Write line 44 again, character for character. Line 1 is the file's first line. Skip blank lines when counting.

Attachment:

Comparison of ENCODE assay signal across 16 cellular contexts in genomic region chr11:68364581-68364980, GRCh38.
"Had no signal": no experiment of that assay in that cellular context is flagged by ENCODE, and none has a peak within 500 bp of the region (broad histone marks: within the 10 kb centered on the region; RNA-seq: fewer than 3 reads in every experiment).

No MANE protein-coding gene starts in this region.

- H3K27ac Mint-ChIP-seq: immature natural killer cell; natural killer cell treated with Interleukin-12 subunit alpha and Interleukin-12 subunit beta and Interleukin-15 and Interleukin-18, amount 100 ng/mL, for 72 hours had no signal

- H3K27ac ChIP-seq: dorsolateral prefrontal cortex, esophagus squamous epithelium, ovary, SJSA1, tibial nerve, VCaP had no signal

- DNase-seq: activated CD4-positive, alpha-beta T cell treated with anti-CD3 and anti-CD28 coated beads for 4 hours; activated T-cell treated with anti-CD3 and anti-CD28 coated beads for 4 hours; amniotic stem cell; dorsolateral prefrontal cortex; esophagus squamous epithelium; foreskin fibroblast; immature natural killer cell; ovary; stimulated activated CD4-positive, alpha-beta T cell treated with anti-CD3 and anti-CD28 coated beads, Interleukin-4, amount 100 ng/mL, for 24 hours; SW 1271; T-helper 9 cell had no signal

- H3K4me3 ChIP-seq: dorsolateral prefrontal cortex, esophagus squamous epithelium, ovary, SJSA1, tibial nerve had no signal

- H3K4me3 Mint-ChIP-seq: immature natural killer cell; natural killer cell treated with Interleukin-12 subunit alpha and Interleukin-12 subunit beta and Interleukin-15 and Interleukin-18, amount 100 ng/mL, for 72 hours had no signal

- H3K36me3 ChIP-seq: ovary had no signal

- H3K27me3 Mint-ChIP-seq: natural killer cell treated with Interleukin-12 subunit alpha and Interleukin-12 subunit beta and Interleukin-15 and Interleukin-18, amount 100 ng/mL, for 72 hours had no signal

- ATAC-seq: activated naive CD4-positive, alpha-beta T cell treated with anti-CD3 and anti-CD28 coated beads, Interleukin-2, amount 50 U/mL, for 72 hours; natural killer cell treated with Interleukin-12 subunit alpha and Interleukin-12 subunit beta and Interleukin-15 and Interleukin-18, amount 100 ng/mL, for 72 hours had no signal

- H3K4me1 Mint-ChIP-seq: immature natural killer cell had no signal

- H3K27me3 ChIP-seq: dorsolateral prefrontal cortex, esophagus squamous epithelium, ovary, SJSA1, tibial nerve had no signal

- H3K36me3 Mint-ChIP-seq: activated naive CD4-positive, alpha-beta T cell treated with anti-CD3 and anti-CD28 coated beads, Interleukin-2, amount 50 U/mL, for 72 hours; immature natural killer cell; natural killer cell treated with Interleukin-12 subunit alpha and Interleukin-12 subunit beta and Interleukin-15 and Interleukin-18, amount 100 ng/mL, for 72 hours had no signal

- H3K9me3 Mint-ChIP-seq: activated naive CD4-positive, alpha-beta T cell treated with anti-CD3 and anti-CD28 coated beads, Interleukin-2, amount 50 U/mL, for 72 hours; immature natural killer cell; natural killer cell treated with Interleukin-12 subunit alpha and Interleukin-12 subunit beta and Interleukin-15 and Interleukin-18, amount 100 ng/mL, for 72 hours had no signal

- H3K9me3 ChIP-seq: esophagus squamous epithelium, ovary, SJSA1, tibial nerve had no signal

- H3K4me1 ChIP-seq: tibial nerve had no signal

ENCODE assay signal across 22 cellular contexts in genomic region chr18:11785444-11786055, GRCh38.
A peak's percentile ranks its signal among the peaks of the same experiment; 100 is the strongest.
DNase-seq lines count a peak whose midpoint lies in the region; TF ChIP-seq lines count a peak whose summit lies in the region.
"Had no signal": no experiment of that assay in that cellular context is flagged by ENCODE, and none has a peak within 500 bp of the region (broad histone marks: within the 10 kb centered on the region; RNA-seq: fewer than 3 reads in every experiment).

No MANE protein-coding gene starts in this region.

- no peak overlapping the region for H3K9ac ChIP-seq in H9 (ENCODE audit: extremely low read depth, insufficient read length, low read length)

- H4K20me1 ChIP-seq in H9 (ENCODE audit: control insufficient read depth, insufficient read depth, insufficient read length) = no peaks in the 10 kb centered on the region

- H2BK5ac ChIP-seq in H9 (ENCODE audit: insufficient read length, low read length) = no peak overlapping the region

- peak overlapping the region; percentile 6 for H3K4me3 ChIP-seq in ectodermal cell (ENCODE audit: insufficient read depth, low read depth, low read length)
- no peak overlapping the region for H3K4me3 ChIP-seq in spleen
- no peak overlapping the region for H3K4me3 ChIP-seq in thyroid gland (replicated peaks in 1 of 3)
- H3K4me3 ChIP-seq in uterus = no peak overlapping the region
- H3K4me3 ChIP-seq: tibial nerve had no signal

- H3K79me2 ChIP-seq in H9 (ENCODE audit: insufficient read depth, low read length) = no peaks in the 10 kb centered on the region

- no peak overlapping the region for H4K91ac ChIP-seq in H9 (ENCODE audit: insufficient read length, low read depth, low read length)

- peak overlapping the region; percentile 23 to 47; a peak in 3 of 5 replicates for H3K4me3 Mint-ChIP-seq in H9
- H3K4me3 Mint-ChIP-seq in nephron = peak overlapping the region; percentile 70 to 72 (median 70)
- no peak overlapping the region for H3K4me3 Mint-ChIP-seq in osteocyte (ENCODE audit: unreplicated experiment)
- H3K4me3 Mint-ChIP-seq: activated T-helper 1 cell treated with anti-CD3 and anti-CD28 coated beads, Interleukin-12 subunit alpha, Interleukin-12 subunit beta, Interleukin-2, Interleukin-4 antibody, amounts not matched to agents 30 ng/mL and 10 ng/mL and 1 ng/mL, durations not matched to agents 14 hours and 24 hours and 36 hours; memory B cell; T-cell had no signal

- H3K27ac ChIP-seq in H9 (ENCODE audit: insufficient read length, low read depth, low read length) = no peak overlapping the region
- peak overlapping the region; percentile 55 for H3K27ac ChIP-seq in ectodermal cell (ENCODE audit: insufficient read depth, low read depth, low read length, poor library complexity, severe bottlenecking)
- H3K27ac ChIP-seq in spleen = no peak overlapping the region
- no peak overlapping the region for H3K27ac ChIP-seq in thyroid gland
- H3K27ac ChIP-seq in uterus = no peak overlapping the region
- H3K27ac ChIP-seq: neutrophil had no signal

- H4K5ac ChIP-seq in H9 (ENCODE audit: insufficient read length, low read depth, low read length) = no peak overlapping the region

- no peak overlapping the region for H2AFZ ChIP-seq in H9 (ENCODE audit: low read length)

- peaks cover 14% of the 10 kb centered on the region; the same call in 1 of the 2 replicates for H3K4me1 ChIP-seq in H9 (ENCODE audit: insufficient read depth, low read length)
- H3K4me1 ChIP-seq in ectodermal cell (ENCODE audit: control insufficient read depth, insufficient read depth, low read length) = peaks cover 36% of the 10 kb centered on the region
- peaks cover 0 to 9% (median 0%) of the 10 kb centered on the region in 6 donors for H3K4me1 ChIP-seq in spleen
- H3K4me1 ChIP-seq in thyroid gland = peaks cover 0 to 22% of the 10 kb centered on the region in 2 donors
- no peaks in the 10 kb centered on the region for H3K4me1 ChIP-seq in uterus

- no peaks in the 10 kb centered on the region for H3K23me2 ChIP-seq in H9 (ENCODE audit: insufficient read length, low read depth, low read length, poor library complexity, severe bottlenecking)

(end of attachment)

- no peak overlapping the region for H2AFZ ChIP-seq in H9 (ENCODE audit: low read length)